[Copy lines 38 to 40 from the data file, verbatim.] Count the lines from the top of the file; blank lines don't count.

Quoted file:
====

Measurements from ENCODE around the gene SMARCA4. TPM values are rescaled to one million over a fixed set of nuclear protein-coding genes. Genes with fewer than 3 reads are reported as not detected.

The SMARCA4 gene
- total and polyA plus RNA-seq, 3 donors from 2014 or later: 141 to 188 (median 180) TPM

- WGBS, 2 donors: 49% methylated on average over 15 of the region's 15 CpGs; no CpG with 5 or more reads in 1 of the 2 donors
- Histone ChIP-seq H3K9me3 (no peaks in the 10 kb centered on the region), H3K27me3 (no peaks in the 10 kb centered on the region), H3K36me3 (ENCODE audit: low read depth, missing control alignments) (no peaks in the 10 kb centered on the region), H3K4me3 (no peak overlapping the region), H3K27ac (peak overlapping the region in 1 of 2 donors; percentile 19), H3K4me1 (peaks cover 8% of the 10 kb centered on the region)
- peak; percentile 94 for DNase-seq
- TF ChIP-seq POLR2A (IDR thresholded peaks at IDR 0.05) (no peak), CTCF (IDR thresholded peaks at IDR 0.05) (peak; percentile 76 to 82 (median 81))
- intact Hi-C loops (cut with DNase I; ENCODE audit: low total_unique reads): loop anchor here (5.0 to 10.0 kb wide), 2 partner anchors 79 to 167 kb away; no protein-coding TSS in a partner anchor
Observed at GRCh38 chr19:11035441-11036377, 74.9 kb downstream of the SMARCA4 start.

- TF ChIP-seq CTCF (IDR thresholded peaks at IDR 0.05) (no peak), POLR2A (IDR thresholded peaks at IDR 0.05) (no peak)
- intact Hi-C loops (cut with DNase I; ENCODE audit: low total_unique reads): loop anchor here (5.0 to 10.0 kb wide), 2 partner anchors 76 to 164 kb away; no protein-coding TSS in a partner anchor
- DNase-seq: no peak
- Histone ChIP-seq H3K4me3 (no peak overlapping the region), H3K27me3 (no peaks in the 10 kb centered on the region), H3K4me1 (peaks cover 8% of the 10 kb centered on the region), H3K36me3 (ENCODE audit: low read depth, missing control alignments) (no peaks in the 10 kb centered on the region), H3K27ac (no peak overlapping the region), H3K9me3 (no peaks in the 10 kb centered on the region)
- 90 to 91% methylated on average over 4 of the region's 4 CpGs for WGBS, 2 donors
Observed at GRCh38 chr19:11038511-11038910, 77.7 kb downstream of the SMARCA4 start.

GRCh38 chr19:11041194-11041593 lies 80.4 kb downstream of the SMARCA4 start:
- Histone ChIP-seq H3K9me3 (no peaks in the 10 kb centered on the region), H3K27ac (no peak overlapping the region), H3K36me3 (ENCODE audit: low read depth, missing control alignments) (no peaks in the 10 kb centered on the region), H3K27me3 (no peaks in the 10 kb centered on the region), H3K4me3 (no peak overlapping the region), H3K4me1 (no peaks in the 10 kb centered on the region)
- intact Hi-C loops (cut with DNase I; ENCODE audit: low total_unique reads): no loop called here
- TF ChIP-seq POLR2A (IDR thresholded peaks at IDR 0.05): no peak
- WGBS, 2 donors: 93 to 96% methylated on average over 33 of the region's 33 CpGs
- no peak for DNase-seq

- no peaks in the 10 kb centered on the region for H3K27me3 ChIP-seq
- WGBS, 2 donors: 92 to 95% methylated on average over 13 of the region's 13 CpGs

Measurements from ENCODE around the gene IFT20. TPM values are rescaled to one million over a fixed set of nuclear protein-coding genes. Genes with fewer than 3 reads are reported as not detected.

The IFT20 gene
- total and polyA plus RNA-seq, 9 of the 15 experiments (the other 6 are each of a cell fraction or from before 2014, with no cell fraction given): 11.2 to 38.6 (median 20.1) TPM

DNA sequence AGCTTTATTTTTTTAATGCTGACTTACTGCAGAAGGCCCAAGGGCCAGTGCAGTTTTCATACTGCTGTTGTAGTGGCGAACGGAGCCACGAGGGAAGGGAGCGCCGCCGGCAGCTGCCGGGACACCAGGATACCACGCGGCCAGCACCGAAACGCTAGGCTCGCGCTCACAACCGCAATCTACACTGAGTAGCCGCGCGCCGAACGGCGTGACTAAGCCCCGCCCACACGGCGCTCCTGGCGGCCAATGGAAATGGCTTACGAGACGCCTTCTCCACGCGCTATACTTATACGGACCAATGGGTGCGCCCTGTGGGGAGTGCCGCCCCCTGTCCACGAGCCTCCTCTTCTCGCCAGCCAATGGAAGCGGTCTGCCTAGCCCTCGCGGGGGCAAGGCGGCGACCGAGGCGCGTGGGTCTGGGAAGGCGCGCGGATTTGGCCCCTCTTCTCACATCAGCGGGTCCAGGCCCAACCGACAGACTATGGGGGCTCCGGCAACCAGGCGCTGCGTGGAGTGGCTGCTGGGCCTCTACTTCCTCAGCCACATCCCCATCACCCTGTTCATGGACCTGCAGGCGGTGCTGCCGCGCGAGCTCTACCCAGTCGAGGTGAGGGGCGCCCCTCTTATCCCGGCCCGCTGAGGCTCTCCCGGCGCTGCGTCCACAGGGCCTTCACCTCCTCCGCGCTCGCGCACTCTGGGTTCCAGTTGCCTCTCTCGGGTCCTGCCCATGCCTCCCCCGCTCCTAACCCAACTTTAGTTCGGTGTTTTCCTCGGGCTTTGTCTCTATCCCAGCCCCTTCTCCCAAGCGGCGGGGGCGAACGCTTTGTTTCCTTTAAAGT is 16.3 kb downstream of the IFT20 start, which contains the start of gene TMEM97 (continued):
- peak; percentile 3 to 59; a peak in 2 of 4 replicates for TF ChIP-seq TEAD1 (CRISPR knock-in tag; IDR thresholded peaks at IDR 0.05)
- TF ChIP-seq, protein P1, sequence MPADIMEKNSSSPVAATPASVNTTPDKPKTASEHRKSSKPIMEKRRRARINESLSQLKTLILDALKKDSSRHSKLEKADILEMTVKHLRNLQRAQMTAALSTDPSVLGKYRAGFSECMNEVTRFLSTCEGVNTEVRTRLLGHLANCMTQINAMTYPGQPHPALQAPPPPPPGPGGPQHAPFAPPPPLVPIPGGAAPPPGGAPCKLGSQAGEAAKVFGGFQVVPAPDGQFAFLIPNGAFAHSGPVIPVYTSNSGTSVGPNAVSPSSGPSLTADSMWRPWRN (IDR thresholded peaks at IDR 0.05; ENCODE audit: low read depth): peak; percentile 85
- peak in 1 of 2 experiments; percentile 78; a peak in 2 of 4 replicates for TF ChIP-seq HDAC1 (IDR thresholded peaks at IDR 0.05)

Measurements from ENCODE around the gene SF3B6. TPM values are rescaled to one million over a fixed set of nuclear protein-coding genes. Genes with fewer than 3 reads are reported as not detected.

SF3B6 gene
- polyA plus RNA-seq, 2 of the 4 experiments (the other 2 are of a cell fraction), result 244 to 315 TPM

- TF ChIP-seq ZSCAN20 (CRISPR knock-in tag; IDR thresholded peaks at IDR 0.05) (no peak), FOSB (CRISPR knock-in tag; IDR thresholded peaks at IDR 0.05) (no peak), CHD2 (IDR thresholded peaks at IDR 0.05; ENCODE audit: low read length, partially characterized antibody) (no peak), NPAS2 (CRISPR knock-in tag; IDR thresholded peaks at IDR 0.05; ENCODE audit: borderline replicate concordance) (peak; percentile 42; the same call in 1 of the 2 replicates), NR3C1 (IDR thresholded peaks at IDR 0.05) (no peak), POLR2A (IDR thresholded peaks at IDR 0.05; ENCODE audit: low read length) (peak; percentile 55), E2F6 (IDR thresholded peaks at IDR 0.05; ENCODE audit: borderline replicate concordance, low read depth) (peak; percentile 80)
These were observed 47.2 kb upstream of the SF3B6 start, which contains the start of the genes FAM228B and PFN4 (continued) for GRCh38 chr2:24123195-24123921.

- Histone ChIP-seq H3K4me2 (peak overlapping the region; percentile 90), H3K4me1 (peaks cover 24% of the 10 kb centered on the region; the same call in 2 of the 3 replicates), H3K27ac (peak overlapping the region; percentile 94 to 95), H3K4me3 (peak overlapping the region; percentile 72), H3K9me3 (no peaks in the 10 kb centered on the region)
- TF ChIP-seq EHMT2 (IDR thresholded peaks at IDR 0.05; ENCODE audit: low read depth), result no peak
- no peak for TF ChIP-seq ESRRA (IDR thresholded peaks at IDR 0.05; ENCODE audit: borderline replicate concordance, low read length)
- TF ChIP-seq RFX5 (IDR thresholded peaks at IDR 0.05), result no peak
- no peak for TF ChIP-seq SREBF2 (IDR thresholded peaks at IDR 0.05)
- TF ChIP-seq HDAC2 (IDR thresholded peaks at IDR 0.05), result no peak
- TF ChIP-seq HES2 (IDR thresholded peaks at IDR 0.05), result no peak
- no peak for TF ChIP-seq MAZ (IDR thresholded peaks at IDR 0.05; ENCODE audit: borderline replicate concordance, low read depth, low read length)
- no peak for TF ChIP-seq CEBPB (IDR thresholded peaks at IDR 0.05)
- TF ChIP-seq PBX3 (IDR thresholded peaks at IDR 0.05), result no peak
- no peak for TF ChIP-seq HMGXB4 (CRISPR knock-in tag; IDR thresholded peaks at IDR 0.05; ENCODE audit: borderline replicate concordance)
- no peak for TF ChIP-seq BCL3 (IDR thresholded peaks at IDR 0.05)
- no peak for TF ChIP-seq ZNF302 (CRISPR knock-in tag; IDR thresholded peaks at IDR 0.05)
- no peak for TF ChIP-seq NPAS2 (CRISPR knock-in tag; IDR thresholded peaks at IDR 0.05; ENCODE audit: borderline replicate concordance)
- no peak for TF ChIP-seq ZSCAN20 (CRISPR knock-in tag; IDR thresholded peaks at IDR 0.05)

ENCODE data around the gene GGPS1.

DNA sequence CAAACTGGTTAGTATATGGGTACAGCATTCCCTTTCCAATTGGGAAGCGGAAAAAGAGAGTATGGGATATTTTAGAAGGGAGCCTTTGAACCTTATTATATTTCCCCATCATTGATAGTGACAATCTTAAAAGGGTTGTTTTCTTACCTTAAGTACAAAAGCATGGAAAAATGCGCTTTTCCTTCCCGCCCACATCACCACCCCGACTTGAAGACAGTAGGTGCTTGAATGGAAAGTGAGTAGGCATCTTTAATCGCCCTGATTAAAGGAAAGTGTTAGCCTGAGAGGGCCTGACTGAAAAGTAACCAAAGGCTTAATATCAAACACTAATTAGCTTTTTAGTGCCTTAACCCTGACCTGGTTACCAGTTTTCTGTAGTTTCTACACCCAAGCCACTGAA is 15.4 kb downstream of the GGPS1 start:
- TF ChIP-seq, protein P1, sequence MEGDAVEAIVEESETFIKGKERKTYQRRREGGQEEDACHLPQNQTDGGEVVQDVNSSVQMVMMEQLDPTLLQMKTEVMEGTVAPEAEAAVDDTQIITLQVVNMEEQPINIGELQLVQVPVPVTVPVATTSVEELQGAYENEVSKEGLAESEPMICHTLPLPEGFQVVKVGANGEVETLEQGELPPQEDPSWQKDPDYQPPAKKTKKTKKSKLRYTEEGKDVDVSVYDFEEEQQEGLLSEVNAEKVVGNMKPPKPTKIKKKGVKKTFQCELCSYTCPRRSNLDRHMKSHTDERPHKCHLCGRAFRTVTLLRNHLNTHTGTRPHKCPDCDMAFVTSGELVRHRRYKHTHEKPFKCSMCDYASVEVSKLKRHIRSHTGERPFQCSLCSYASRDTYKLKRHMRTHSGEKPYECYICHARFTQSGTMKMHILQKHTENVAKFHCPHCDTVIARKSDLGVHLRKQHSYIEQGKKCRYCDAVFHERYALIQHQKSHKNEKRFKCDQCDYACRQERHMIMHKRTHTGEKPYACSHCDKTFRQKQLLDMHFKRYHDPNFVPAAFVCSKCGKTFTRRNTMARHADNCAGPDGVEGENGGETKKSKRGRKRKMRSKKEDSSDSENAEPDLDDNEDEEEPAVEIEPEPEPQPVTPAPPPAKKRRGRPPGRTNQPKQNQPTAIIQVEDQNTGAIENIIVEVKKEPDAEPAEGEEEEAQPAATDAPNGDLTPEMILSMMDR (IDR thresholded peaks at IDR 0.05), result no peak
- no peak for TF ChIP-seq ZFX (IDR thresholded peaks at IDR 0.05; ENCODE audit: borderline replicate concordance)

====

- no peak for TF ChIP-seq ESRRA (IDR thresholded peaks at IDR 0.05; ENCODE audit: borderline replicate concordance, low read length)
- TF ChIP-seq RFX5 (IDR thresholded peaks at IDR 0.05), result no peak
- no peak for TF ChIP-seq SREBF2 (IDR thresholded peaks at IDR 0.05)